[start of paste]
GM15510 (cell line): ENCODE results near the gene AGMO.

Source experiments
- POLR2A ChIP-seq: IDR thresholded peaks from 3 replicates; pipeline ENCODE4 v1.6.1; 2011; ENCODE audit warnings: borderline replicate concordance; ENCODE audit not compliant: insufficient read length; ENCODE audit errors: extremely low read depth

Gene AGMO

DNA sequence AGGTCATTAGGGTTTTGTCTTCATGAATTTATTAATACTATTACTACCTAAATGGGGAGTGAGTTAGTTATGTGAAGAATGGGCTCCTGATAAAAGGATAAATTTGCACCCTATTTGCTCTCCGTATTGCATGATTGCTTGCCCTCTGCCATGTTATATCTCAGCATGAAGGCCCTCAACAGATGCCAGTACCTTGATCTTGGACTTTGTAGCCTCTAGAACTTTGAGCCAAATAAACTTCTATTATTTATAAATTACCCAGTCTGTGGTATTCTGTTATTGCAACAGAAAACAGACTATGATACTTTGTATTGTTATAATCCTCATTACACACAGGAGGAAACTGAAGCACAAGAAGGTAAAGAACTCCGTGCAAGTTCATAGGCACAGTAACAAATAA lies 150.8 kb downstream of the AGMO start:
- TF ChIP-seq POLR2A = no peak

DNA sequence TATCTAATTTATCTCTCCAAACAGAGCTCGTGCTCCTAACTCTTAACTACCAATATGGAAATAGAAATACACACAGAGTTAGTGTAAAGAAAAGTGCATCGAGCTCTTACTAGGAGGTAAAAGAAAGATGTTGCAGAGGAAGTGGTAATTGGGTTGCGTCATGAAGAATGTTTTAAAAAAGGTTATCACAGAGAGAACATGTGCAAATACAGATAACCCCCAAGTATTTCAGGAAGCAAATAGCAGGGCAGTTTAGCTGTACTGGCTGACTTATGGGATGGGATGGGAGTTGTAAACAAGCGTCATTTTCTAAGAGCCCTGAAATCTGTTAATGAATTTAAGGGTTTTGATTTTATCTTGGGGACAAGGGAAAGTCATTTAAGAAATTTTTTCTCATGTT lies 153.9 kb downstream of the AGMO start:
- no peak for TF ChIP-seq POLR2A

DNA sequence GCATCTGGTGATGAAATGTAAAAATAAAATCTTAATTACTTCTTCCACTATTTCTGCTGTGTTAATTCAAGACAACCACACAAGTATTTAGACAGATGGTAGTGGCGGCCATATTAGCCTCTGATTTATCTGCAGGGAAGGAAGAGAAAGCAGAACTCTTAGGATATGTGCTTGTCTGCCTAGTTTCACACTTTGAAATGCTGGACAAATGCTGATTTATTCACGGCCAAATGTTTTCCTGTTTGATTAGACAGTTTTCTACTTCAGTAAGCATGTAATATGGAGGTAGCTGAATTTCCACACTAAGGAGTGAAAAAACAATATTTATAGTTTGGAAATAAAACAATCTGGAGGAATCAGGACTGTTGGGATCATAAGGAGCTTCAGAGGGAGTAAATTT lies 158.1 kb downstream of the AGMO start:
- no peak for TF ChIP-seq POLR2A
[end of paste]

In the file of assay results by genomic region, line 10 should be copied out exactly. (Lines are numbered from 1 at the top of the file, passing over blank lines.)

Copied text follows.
- no peak for TF ChIP-seq POLR2A